Some engage in politics; others observe it, but the author of this political memoir is among the few that have had the chance to do both. In these pages, Henry Milner shares his experiences as a student and community activist, an anglophone insider and strategist in the Parti Québécois, and a close observer over several decades of social democracy in practice in Scandinavia and beyond.
Milner was born in a bunker in American occupied Germany. His parents, who had survived the war in the Soviet Union, moved the family to Canada, where they settled in Montreal. Earning a BA from McGill and his MA and PhD at Carleton, he spent his teaching career first at Vanier College and then based at the University of Montreal. He has also taught extensively in Europe, North America, Australia and New Zealand.
Participant/Observer is Milner’s eleventh book. His writings, notably in Inroads, the Canadian Journal of Opinion, which he and John Richards founded in 1991, have led to opportunities to teach and conduct research in Scandinavia, Europe, Australia and New Zealand. Findings from these experiences have found their way into public policy discussion in Canada through the media and public forums. Milner’s recent focus has been on civic literacy, on the democratic institutions that underly social and economic progress, working closely with the movements seeking to reform the voting system in Canada and a number of provinces.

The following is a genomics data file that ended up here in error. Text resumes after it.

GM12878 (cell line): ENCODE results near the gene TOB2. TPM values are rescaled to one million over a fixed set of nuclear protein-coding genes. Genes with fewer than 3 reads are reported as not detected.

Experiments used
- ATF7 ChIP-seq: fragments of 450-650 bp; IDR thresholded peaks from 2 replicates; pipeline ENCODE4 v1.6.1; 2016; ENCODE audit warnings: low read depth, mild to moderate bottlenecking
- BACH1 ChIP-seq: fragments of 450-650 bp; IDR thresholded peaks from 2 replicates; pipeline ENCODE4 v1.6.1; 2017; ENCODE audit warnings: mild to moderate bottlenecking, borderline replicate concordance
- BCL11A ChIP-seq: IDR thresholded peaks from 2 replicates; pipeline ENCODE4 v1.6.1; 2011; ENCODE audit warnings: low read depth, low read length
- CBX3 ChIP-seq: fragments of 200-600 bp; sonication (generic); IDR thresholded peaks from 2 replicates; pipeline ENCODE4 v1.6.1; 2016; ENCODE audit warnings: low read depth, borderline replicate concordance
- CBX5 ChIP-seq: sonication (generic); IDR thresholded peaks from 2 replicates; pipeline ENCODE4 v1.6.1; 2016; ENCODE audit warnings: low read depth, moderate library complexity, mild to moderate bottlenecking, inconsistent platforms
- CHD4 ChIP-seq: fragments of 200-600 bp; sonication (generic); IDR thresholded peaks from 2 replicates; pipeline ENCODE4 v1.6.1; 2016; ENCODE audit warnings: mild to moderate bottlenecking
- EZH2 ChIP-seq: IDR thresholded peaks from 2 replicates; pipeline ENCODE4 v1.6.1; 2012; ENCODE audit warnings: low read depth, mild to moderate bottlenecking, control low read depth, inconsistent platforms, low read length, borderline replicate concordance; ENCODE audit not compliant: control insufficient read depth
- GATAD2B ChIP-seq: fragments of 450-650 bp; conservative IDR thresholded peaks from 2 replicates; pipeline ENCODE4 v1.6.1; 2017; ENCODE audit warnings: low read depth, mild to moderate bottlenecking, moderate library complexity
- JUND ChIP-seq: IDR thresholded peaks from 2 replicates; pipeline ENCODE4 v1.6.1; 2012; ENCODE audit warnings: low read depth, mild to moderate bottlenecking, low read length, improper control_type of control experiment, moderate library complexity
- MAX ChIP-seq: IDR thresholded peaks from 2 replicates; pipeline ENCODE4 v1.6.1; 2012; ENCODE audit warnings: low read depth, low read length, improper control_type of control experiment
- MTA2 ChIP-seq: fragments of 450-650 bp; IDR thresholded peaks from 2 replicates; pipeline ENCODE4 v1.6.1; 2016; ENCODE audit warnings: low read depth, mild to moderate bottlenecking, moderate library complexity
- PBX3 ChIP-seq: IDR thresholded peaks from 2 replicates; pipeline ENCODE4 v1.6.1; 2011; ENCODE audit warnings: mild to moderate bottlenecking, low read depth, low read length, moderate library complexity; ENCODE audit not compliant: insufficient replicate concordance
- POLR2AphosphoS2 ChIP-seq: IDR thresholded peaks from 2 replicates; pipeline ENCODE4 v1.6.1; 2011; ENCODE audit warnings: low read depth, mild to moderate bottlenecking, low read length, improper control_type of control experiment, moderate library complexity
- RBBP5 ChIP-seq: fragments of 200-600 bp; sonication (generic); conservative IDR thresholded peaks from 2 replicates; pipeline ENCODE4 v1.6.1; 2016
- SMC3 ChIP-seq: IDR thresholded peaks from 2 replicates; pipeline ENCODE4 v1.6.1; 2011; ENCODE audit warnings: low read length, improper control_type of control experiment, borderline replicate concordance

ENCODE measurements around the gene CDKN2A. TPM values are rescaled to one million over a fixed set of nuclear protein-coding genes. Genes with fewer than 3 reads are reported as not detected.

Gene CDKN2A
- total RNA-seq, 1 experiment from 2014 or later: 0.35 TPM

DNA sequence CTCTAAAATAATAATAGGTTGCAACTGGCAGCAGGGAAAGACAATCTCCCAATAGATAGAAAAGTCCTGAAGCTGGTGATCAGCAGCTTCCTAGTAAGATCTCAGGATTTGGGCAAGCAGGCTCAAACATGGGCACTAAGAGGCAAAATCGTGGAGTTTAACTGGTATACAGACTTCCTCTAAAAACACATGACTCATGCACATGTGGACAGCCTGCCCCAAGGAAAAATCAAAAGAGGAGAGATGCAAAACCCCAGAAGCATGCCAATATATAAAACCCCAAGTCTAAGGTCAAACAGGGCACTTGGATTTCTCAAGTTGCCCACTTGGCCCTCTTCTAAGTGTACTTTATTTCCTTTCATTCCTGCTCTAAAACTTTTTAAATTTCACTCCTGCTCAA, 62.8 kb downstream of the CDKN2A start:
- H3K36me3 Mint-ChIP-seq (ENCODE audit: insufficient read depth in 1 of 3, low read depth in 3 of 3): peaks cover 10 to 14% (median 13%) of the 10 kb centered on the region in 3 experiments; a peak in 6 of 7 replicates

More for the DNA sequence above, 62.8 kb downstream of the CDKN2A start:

He and his wife, Frances Boylston, divide their time between Montreal and the Dominican Republic, where they are closely involved with the Meeting Place, a not-for-profit International Resource Centre they founded to help “snowbirds” to get to know the country and to provide locals and Haitian migrants with English-language and other resources to be better equipped for employment in a tourism-oriented economy.
Participant/Observer is a political autobiography of a generation, one that reached maturity in the 1960s and 1970s, told through one person’s story. In concluding, Milner holds out hope that this account of his generations’ successes—and failures—can be of use to current generations as they face the threat posed by populist and authoritarian forces, most dramatically to the capacity of contemporary democracies to meet the challenge of climate change.